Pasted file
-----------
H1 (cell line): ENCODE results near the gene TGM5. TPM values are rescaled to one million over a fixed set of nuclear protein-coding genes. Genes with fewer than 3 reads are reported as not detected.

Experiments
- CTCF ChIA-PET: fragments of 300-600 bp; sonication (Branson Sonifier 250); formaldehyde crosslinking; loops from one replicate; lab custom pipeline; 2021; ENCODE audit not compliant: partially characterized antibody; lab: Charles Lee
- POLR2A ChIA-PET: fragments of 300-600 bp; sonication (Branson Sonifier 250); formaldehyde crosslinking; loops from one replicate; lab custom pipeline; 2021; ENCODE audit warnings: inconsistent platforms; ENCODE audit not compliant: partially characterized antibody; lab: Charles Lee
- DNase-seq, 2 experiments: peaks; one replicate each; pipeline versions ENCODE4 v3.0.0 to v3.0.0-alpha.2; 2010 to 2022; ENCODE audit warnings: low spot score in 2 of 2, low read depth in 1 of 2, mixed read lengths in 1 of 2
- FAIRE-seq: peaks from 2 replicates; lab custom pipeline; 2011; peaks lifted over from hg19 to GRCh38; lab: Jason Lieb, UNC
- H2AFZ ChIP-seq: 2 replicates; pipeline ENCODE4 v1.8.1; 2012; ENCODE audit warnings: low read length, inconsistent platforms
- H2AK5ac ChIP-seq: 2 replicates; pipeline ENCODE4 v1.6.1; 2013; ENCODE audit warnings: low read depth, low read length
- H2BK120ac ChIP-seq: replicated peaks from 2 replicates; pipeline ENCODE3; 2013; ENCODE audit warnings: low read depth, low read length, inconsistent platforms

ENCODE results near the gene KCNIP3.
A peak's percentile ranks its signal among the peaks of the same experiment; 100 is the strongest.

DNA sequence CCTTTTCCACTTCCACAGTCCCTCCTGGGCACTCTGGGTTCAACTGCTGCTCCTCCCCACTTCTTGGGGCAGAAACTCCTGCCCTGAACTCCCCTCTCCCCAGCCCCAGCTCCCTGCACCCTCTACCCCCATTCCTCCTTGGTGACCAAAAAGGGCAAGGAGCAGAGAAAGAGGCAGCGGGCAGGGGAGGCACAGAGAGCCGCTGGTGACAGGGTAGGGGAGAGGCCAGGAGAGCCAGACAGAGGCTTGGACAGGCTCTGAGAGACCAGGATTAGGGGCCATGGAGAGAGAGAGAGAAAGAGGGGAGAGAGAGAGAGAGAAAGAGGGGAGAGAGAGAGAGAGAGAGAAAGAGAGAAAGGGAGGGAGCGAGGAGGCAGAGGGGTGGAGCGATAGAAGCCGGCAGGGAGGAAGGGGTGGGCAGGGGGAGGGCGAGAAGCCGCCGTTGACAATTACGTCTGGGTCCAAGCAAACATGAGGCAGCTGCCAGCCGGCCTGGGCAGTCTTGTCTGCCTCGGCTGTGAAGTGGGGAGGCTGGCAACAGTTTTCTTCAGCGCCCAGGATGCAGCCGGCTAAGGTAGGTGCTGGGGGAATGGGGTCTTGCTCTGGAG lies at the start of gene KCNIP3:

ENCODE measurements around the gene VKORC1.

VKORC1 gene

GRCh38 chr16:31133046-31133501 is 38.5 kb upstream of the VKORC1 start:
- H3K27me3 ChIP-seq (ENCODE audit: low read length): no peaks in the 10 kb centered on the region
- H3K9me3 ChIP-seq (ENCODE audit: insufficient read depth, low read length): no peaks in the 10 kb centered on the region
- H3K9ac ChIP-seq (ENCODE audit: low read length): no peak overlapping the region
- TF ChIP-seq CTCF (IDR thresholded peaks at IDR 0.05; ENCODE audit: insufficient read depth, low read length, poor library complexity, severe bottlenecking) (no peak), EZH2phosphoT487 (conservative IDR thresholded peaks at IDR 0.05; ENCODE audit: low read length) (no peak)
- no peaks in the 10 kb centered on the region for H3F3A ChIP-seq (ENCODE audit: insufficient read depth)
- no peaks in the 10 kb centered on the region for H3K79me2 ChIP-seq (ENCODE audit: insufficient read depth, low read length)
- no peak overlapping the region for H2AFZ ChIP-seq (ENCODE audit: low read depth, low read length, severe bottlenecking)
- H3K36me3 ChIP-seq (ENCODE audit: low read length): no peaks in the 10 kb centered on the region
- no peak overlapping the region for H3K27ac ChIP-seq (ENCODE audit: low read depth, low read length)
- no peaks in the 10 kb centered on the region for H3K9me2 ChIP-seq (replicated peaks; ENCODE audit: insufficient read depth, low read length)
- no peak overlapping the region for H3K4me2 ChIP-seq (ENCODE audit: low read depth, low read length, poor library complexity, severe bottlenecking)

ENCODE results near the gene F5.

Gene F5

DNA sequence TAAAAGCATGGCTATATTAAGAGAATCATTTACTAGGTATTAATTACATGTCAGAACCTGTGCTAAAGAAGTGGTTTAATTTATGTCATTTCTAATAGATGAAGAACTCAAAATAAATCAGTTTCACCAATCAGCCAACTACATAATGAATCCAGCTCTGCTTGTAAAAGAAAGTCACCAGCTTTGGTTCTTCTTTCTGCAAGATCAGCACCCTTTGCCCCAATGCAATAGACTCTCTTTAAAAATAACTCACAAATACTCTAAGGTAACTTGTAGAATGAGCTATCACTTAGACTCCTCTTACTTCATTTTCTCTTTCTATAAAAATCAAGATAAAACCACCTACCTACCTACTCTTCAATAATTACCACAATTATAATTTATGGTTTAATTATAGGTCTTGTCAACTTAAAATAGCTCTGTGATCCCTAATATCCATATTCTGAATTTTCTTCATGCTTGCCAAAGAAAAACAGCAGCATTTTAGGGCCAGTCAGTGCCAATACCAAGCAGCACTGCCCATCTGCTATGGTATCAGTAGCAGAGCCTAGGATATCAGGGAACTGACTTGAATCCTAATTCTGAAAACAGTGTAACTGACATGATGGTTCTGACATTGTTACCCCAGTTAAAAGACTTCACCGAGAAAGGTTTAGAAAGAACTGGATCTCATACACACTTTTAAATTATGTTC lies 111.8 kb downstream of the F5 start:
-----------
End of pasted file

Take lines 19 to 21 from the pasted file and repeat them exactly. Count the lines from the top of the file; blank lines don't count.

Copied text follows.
- TF ChIP-seq CTCF (IDR thresholded peaks at IDR 0.05; ENCODE audit: insufficient read depth, low read length, poor library complexity, severe bottlenecking) (no peak), EZH2phosphoT487 (conservative IDR thresholded peaks at IDR 0.05; ENCODE audit: low read length) (no peak)
- no peaks in the 10 kb centered on the region for H3F3A ChIP-seq (ENCODE audit: insufficient read depth)
- no peaks in the 10 kb centered on the region for H3K79me2 ChIP-seq (ENCODE audit: insufficient read depth, low read length)